Your Return and Refund Policy may function as a standalone document, or it may be placed within another legal policy, such as your Terms and Conditions agreement. It should include a clause that lets users know about any conditions concerning making returns or requesting refunds for items that are part of a promotional offer or deal.
Best Buy's Returns and Exchanges page informs users that if they make a purchase in which they receive a discounted or free item for buying certain items together, then they cannot keep that benefit unless they return all of the items together:
Barnes and Noble's Return and Refund Policy explains that "Buy X, Get Y Free" items must be returned together in order to be eligible for a refund, otherwise an item that is part of a "Buy X, Get Y Free" deal is only eligible for an exchange for an item of equal or lesser value:
Make your Return and Refund Policy easy to locate on your website so that people can find it and read it before completing a purchase, such as in your website footer, and again near the checkout process.
Where to Display Legal Policies
Once you have your legal policies written, you will need to make sure that you display them somewhere where people can easily find them. Common places to display legal policies include website footers, in-app menus, and checkout, account login, and app download pages.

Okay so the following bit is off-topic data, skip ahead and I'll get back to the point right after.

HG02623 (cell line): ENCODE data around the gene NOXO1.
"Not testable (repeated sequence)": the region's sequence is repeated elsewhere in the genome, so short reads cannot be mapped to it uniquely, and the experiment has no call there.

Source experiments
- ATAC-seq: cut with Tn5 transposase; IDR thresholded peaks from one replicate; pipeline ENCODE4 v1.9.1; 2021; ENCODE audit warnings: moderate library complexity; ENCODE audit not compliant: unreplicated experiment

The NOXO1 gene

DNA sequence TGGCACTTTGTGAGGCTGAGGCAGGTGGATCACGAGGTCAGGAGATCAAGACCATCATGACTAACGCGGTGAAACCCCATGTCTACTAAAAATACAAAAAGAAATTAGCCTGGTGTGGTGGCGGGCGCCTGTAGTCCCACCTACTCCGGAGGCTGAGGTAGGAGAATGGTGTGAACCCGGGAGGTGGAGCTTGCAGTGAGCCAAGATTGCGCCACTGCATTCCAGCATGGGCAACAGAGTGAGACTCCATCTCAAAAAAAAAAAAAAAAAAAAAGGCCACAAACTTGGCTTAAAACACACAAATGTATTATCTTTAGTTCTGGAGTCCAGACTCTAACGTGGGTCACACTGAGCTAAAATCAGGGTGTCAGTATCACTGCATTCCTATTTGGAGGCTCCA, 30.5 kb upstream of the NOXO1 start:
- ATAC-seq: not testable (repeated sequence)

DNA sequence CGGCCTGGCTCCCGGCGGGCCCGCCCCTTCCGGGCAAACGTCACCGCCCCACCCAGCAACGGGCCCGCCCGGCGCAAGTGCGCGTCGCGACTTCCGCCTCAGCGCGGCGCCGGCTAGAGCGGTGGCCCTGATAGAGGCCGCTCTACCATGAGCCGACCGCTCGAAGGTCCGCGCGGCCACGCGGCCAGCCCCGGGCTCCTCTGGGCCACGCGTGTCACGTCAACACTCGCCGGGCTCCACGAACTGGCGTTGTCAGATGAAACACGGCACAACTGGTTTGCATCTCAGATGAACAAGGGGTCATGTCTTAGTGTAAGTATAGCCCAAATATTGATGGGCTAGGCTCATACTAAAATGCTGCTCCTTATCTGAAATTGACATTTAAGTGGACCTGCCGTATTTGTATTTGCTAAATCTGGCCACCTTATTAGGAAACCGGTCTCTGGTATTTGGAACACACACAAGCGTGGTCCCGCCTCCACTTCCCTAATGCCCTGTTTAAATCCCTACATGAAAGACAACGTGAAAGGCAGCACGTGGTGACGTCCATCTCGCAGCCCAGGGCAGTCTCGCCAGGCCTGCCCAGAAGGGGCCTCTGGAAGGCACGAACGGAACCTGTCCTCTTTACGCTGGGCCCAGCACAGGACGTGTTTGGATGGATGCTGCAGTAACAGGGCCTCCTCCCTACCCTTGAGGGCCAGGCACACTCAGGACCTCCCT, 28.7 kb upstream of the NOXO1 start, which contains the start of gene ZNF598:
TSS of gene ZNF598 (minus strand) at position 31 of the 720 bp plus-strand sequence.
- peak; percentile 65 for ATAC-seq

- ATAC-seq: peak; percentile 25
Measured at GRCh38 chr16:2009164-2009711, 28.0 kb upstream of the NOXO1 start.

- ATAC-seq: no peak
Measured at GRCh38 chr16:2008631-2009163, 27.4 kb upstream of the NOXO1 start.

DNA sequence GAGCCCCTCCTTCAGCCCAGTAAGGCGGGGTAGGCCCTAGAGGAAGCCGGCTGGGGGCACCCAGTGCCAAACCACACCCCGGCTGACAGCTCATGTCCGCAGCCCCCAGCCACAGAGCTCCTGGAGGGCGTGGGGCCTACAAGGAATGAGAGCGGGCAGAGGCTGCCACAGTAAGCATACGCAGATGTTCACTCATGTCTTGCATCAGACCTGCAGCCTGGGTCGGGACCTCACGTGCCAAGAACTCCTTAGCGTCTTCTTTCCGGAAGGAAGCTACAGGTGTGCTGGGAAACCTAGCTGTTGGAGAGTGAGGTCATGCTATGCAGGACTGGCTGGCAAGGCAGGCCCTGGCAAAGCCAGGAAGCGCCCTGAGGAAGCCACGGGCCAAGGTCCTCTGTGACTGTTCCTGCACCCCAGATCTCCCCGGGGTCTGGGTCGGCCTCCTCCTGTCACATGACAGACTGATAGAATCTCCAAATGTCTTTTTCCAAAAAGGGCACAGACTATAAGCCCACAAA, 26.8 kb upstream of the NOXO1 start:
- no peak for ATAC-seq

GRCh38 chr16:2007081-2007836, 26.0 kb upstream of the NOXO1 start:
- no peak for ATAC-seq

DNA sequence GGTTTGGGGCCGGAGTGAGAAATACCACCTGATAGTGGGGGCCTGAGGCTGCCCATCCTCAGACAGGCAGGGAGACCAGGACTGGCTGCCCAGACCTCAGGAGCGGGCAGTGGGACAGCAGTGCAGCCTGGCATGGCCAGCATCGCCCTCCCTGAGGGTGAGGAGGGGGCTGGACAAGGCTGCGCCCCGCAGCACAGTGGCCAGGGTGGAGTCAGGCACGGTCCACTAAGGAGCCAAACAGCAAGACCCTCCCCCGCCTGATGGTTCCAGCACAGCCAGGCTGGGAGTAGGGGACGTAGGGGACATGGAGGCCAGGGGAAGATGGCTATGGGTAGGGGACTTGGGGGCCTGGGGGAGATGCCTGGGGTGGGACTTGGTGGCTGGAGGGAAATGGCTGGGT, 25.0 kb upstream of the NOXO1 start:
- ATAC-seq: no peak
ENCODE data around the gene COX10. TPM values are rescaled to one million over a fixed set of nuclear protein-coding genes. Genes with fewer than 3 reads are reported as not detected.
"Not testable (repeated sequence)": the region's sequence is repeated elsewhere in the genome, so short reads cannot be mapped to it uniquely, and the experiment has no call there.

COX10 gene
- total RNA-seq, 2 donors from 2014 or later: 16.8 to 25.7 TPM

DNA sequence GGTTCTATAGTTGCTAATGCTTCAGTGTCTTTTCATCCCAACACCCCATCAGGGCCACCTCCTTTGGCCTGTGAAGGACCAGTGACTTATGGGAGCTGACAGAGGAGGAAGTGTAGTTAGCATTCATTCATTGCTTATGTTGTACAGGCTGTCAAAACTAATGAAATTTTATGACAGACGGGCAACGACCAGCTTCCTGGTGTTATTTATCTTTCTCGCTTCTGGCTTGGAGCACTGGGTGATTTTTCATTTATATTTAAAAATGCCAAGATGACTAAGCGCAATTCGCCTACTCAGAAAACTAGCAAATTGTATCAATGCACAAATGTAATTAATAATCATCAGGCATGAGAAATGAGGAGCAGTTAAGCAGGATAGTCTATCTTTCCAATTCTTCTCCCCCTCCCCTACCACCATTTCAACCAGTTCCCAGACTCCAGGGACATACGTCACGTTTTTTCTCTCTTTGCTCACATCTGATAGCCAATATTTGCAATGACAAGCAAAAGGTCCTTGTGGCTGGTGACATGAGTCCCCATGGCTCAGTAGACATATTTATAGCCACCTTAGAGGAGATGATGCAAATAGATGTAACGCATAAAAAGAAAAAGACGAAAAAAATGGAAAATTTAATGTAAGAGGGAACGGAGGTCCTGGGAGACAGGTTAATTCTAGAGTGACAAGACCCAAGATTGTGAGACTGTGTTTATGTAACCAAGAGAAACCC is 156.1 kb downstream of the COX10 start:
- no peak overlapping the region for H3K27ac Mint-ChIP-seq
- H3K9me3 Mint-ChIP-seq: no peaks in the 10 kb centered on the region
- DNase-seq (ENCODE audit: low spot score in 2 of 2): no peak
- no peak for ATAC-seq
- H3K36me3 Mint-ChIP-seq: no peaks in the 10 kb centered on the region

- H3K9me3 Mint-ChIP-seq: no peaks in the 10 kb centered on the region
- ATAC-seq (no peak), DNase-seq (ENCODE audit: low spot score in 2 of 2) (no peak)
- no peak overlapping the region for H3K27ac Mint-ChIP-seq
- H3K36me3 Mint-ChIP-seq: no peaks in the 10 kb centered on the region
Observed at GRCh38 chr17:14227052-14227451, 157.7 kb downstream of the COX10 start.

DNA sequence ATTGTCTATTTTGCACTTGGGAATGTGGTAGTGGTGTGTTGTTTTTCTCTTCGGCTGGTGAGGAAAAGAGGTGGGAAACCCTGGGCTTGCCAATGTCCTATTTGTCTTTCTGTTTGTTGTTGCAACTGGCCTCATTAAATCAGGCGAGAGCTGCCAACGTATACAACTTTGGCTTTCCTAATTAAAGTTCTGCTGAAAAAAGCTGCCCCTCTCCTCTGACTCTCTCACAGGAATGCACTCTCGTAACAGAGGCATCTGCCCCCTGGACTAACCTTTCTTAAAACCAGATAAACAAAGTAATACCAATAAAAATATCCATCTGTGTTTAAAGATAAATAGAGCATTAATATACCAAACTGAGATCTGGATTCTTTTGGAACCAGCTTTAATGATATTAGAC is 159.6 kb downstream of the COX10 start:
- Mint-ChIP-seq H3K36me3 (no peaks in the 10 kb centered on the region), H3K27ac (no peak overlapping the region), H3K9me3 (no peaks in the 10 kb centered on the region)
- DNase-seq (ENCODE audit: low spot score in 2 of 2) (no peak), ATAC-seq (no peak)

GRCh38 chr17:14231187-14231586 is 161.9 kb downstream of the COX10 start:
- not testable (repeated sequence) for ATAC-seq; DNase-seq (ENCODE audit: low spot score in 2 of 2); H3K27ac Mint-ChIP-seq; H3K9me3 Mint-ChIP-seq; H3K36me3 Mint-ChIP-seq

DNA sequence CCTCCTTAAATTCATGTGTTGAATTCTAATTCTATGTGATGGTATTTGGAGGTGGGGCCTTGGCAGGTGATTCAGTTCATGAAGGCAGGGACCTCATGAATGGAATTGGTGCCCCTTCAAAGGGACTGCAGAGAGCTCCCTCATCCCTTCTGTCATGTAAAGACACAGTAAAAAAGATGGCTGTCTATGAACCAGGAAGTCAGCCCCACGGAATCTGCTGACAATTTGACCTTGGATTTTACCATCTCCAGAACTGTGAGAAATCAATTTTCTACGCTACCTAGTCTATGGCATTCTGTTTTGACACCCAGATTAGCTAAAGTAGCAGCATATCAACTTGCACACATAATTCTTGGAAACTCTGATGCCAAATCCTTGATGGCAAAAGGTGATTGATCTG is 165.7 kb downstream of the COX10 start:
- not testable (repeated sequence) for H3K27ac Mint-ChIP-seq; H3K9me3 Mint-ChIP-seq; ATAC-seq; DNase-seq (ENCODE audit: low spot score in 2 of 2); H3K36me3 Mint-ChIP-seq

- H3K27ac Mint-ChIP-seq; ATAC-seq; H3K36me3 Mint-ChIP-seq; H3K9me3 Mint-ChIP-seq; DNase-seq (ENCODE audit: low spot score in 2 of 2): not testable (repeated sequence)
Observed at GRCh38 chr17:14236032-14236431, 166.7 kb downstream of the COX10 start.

A website footer is one of the most popular places for businesses to put links to their legal policies, as it provides a way for users to find a company's legal information no matter what page of its website they browse to.
Another good place to put links to your legal policies that outline information on promos, discounts and offers is on your checkout page. Putting links to your legal policies on your checkout page ensures that users get a chance to read and agree to your terms before making a purchase.
Amazon's checkout page includes links to its Privacy Notice and Conditions of Use, and lets users know that they must agree to its legal policies before placing an order:
Account Login Page/Form
Putting links to your legal policies on your account login pages or forms gives users the opportunity to read your policies before submitting their personal information, as well as each time they login.
App Download Page
Many businesses put links to their Privacy Policies within their app download page so that users can read the Policies before downloading any apps. This is also a requirement of app stores.